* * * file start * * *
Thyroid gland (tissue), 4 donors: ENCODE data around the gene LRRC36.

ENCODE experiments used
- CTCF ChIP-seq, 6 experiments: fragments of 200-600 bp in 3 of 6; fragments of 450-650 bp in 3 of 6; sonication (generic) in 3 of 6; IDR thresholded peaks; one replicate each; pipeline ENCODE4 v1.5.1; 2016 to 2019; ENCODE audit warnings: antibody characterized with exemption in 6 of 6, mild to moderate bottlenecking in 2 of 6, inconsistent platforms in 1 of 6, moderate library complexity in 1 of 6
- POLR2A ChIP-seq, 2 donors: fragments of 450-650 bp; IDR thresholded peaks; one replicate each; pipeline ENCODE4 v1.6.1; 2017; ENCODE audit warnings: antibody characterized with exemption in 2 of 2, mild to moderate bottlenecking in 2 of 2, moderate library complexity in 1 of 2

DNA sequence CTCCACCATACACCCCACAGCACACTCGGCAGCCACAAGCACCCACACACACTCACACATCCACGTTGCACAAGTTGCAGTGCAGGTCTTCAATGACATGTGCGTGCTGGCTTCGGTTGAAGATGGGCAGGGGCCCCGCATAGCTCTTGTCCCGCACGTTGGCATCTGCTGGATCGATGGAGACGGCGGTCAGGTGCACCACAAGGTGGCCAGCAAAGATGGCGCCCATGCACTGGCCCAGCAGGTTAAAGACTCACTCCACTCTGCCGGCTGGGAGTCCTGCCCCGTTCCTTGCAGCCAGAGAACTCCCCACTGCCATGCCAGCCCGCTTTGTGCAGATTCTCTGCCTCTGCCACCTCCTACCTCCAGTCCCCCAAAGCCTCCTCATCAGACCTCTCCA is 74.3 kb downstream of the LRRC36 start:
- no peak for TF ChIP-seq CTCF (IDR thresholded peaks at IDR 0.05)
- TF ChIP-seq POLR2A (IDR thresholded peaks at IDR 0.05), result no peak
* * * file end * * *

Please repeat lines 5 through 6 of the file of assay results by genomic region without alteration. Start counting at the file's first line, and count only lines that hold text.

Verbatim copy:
DNA sequence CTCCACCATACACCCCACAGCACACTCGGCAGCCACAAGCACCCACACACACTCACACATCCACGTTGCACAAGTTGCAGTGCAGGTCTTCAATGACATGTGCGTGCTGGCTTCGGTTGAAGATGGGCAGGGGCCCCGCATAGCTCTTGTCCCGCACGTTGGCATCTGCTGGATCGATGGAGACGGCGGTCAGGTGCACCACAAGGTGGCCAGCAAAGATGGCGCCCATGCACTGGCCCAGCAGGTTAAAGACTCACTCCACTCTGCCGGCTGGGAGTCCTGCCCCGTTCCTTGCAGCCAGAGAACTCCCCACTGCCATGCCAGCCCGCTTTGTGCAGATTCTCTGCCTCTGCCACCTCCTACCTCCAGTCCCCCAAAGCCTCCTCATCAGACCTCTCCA is 74.3 kb downstream of the LRRC36 start:
- no peak for TF ChIP-seq CTCF (IDR thresholded peaks at IDR 0.05)